Passiflora actinia or Passion Flower is a vigorous Passiflora with pleasantly scented flowers.
Contrary to other Passiflora, it does better in a bigger pot.
Flowers and bears fruit only in the tropics or in a heated greenhouse, not when grown as a house plant or in the garden in temperate climate.
Fruit will mainly be produced through cross pollination. Fruit from self pollination is very small.
Flowering occurs from September to December in its habitat, from February to April in the northern hemisphere. For the rest of the year, flowering is minimal.
Passiflora actinia is a vine with smooth, subterete, slender and wiry stems, up to 10 m long.
The petiole is 1.5-3 cm long with 4 and sometimes 6 glands. The leaves are entire, oval, 3-11 cm long and 2-8 cm wide, membranous, with smooth edges and green.
The peduncle is 1.5-3.5 cm long. Flowers are white and violet, 6-8 cm in diameter, single and pendulous. The petals and sepals are white or greenish white, the corona is white and purple striped. The flowers open only in sunny weather.
The fruit is ovoid to spherical, 2.5-4 cm long and 2-3 cm wide, yellow when ripe and edible.
Seeds are ovate, 0.5 cm long and 0.4 cm wide and reticulate.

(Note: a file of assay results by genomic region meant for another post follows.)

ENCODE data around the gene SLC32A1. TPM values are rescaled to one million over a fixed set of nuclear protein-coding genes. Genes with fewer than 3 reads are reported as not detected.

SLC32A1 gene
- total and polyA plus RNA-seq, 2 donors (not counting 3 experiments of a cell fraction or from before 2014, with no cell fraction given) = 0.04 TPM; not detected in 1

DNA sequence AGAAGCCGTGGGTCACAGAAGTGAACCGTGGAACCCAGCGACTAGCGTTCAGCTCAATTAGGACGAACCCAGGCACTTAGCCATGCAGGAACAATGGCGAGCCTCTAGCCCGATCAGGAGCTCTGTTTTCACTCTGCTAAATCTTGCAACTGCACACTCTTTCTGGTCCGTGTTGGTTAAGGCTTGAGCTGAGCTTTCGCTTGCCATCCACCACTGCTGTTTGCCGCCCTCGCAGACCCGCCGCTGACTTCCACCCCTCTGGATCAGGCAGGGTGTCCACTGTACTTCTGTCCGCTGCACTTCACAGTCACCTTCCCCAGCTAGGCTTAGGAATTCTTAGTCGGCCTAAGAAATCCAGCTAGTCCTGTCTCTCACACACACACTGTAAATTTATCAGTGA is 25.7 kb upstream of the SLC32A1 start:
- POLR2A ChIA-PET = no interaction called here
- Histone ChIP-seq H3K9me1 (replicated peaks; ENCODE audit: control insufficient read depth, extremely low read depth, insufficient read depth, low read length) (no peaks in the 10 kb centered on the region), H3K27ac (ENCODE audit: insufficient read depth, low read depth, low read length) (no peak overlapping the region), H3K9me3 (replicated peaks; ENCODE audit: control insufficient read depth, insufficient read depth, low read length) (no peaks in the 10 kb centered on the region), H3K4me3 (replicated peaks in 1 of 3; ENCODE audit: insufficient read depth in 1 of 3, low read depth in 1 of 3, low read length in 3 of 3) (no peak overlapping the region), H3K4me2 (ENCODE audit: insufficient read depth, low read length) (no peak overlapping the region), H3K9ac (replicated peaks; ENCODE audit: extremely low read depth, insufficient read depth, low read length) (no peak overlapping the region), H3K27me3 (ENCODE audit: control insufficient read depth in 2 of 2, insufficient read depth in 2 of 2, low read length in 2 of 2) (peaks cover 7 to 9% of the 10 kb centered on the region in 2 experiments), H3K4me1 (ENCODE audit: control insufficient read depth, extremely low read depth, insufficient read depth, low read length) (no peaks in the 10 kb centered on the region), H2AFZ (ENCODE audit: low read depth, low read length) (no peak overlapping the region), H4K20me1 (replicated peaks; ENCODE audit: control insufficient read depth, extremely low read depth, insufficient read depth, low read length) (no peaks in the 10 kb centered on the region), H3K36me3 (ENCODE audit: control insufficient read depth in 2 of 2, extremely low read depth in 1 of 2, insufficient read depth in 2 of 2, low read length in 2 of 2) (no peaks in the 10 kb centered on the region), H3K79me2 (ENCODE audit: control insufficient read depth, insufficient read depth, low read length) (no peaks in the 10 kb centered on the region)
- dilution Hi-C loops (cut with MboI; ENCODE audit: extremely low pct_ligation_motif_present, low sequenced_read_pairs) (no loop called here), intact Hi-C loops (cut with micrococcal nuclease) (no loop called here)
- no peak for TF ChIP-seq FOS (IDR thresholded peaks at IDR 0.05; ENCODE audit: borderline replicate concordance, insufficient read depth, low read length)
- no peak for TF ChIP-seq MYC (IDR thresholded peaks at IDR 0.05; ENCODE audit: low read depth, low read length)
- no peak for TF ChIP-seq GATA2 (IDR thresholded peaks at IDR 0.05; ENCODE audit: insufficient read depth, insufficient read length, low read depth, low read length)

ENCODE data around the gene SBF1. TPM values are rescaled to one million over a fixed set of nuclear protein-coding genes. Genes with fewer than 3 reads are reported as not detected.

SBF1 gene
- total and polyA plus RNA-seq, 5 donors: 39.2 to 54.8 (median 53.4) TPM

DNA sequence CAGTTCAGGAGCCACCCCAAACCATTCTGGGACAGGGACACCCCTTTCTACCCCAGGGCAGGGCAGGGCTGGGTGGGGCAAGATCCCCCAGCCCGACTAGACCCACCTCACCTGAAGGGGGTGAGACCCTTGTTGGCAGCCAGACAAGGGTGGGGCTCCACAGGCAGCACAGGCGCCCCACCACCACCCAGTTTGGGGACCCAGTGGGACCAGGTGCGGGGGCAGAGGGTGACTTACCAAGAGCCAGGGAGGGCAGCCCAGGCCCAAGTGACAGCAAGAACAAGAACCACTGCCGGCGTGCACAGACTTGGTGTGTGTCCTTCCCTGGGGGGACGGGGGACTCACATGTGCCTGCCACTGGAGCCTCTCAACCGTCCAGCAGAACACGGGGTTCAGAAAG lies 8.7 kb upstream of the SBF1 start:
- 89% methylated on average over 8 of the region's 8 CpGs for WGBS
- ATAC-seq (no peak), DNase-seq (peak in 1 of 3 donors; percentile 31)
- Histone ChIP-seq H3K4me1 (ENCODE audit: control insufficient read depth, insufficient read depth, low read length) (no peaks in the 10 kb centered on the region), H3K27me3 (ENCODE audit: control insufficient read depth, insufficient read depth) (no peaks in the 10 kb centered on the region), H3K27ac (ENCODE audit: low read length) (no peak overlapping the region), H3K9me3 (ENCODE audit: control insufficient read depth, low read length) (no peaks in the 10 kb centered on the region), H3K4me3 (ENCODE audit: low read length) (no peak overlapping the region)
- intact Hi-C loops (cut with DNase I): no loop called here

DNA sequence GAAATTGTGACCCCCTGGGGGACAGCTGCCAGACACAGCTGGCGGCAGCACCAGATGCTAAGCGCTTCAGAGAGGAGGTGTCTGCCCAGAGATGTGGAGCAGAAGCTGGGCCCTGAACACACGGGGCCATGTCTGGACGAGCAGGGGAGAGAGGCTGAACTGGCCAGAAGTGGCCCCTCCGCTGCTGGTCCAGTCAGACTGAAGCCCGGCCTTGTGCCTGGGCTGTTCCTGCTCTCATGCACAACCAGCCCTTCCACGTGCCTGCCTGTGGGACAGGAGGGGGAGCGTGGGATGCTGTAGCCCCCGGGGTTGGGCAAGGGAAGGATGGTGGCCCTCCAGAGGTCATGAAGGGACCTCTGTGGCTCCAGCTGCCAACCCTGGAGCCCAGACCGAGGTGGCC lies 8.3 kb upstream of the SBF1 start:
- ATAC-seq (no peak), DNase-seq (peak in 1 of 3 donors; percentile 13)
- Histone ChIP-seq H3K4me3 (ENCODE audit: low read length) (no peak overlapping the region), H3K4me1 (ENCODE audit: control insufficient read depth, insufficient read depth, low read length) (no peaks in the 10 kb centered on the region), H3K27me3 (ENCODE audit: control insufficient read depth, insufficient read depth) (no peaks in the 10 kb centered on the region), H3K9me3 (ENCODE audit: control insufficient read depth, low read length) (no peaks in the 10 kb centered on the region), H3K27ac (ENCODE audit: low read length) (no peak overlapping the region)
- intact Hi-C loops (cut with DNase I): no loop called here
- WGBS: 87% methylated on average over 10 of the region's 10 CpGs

Passion Flower, Passionfruit
Passiflora: from the Latin passio (Passion) and flos (flower)
Actinia: from the Greek aktís, aktîn- (ray)
Coastal rain forest, below 30 m altitude
USDA zone 9-11, -5 °C
Fertile and well drained
Water regularly in growing season
Fertilize weekly during growing season, monthly during winter
Prefers a big pot, contrary to most Passiflora
Can be grown as a house plant but will not flower a lot or produce fruit. It is better grown in a heated greenhouse outside of the tropics.
- use preferably fresh seeds
- scarify the seeds with sandpaper or sand
- soak the seeds in water at room temperature for 24h
- plant in potting soil, a 1 cm depth
- provide soil heating and switch the heating off at night so that the temperature fluctuates
- keep the substrate moist
- do not discard the seeds if they have not germinated after a few months, it can take more than 6 months
- take cuttings in spring or summer
- take cuttings at the top of the stems and make sure there is a node or a heel of older wood
- dip the cutting in a hormone for cuttings (optional)
- plant in a light potting soil and moisten
- wrap everything in a plastic bag to retain moisture until the cutting is rooted